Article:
Nineteenth-century imperial societies enjoyed self-aggrandising stories of their technology being mistaken for magic by African peoples. The library’s lantern slides of the Victorian missionary David Livingstone illustrate a famous example.
Some of the most striking items in the library’s Christian Brethren archive are the magic lantern slides illustrating episodes from the life of the famous Victorian missionary Dr David Livingstone (1813-1873). Focusing on the Scottish missionary’s exploits in Africa, they show Livingstone preaching, encountering exotic beasts, and parleying with armed men. These slides come from a larger set published by the London Missionary Society, and their scenes were no doubt intended to inspire the Christian Brethren members attending the talks which they would have illustrated. But the medium as well as the message tells a story here – and this story sheds an interesting light on the relationship between imperialism, technology, and magic. Stories of African peoples mistaking unfamiliar technologies for sorcery were immensely popular in nineteenth-century imperial societies, affirming contemporary ideas of Western superiority and ‘native’ backwardness, and Livingstone’s missionary travels provided a famous early example of this narrative.
The Christian Brethren’s use of magic lantern slides was part of a missionary tradition which counted Livingstone himself among its earlier pioneers. Hailing the technology as ‘the oxyhydrogen light of civilization’, he packed a bulky projection apparatus and a collection of Biblical slides when he travelled across the interior of southern Africa in the 1850s. The novelty and visual impact of his magic lantern lectures made them a popular evening entertainment for his hosts. But they could also provoke unease, as was vividly demonstrated in an incident at the village of the Lunda chief Shinde in early 1854.
With an audience of Shinde and his entourage, Livingstone opened his slideshow with an image of the Biblical patriarch Abraham with his dagger raised, preparing to sacrifice his son Isaac. The Lunda men were impressed by the divine air of the figures, he reported, but the trouble began when he attempted to proceed to the next image:
The ladies listened with silent awe; but, when I moved the slide, the uplifted dagger moving toward them, they thought it was to be sheathed in their bodies instead of Isaac’s. ‘Mother! mother!’ all shouted at once, and off they rushed, helter-skelter, tumbling pell-mell over each other, and over the little idol-huts and tobacco-bushes; we could not get one of them back again.
Although clearly presenting the incident as a humorous anecdote, Livingstone insisted that he also attempted to conscientiously debunk any such misconceptions. He wrote that the ‘almost magical operations of machinery’ like his lantern could certainly provoke awe in African audiences (quoting as a typical reaction ‘Ye are gods, and not men!’), but warned that any pretences to supernatural power were ultimately counter-productive to missionary efforts. Other contemporaries were happy to take advantage of these possibilities, however, like the big game hunter Roualeyn Gordon-Cumming. Livingstone hosted the man he described as a ‘mad sort of Scotchman’, but was scandalised when he opportunistically sold fake gun ‘medicine’ to the locals while trading guns for ivory.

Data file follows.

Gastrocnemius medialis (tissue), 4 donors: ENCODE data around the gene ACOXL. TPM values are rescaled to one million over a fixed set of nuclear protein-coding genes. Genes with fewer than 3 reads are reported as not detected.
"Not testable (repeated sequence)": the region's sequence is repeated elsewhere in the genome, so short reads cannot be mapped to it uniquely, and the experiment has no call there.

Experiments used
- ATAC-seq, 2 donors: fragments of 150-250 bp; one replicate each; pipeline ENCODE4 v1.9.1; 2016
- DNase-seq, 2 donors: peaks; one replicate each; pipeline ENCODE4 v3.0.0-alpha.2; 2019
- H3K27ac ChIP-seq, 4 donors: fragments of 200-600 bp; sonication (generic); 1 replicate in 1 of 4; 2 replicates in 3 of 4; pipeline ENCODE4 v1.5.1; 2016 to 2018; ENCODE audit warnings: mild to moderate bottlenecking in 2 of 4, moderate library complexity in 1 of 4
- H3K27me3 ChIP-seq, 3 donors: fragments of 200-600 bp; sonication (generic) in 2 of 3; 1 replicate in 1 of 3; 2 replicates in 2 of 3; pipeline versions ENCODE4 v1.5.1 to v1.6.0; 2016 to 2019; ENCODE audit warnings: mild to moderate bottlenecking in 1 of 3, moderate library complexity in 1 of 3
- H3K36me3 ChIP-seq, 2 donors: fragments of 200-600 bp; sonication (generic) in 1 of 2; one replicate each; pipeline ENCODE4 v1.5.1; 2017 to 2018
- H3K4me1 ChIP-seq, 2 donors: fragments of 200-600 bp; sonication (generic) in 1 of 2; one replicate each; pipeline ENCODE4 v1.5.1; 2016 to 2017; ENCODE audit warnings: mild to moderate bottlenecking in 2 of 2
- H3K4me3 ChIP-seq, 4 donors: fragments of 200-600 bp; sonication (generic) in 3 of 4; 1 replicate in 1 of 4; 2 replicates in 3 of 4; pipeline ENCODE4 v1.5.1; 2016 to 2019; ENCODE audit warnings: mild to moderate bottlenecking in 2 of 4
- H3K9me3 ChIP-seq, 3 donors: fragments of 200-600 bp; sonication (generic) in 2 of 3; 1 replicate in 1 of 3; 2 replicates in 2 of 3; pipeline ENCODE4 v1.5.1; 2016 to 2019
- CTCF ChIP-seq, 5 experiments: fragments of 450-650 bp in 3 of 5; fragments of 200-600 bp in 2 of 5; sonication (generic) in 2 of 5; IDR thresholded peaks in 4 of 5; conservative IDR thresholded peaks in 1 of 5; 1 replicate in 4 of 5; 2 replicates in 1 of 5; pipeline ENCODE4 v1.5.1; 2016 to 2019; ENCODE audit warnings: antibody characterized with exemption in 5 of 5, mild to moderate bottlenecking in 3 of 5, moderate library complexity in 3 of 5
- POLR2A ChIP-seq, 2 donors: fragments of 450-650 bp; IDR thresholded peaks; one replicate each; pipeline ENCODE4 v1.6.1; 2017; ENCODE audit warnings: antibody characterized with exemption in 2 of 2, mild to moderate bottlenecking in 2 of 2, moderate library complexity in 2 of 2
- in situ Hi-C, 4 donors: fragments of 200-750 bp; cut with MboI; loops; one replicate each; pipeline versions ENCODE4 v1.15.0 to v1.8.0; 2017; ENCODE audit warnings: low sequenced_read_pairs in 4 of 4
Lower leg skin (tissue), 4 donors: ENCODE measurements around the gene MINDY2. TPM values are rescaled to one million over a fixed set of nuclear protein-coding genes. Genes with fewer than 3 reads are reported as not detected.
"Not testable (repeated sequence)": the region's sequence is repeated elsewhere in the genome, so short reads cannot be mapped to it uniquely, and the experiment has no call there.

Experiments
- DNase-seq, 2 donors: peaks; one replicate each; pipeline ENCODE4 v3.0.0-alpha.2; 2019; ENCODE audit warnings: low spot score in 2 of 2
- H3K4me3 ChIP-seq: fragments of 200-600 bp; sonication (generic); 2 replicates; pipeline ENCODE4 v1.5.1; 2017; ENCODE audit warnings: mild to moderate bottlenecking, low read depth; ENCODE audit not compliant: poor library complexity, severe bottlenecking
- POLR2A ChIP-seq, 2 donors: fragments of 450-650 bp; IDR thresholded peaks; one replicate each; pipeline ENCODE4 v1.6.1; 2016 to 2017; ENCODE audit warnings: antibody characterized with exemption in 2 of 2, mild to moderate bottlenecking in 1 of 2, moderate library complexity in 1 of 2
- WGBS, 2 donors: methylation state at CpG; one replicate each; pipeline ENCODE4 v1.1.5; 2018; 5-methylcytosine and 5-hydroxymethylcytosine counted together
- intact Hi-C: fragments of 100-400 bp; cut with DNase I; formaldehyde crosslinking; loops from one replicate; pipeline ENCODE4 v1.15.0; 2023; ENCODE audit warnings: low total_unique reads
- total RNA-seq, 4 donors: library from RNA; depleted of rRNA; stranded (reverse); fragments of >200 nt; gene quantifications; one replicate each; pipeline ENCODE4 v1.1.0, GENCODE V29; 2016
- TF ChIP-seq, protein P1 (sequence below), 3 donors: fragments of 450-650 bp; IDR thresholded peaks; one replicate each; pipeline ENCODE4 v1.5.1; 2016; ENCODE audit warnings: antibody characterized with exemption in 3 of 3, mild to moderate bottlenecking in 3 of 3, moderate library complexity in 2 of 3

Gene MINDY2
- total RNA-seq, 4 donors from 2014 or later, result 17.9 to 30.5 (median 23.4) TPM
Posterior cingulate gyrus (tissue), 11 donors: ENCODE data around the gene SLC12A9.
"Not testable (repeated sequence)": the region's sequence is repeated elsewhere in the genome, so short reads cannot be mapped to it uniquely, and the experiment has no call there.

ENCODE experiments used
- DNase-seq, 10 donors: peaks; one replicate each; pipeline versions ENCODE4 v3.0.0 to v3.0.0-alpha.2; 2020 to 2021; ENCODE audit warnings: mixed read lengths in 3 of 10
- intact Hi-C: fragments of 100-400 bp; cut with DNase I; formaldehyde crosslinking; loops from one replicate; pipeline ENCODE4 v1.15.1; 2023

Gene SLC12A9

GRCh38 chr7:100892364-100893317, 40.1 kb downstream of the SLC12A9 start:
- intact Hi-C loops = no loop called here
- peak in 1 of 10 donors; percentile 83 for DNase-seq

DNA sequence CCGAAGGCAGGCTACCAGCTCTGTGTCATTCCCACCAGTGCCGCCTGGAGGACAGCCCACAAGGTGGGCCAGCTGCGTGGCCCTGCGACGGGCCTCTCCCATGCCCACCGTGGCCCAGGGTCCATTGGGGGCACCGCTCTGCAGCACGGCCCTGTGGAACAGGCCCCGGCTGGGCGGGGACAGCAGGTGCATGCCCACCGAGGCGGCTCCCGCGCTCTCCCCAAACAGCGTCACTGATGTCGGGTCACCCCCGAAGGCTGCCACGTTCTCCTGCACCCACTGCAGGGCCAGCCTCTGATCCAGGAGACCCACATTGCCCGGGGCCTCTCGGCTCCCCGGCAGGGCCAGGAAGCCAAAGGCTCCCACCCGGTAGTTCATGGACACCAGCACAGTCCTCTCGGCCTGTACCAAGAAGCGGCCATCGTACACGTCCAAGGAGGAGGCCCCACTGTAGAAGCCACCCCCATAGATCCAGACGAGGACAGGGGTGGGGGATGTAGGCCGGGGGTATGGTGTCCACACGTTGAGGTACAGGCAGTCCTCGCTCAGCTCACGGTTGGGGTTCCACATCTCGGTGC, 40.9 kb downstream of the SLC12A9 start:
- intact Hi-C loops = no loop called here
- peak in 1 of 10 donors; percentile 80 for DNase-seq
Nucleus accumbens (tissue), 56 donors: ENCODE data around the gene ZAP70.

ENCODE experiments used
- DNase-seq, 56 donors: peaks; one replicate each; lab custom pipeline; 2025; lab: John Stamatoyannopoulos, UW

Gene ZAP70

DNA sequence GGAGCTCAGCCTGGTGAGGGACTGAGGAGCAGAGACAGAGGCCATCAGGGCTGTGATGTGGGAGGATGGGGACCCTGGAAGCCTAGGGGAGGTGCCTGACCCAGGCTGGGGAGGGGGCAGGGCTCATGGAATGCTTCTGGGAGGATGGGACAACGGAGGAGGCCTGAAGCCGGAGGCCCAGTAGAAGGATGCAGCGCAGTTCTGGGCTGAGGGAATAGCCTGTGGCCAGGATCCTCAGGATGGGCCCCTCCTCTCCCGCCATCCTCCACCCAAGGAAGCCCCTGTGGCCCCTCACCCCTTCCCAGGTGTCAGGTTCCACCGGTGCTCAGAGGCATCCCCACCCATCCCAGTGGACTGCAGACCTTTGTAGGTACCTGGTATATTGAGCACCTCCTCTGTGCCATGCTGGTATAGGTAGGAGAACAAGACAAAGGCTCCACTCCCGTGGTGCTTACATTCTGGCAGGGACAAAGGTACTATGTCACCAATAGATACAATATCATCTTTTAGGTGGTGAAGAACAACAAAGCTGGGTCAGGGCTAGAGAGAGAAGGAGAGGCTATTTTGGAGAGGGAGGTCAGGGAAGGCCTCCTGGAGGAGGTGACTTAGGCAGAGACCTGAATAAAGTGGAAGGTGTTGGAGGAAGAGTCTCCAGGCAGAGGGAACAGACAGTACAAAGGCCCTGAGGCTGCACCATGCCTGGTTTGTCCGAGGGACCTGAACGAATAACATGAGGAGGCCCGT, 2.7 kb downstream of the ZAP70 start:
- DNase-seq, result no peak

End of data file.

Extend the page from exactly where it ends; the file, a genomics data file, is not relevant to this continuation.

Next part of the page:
Despite his potential misgivings, Livingstone’s story of the magic lantern panic became one of the most famous episodes of his writings – in fact, the incident itself became the subject of a lantern slide, recently acquired by the David Livingstone Trust. Fitting into a heritage of ‘techno-magical’ explorer narratives dating back to figures like Columbus and Cortés, the story also prefigured the strategies employed to overawe and browbeat local resistance by later generations of travellers whose expeditions laid the groundwork for the imposition of imperial rule across Africa. Exaggerated accounts of ‘superstitious natives’ terrified by the ‘magic’ of rifles, fireworks, galvanic batteries, and even false teeth became a recurring trope in African travel narratives, while fictional episodes proliferated in adventure stories like H. Rider Haggard’s King Solomon’s Mines and in racist imperial humour.
Recovering the reality of such encounters and their varying perspectives is challenging, but contemporary accounts indicate that they were far more complex than these imperialist stereotypes would suggest. Ascribing ‘magic’ powers to a newly-arrived European explorer or missionary did not equate to bowing down before them, but could help to place them in a knowable, controllable social category; the stranger hailed as a rainmaker in one moment was liable to find themselves taxed for causing a drought in the next. For nineteenth-century imperial societies, however, simplified, self-aggrandising stories of these encounters allowed colonised peoples to be firmly placed in a lower rank of development while indulging in the power fantasy of ‘playing god’. Livingstone himself may have disapproved of such impious pretences, but the slides of his activities held in the Rylands archive help to illustrate a seminal moment in the formation of this powerful and enduring imperial narrative.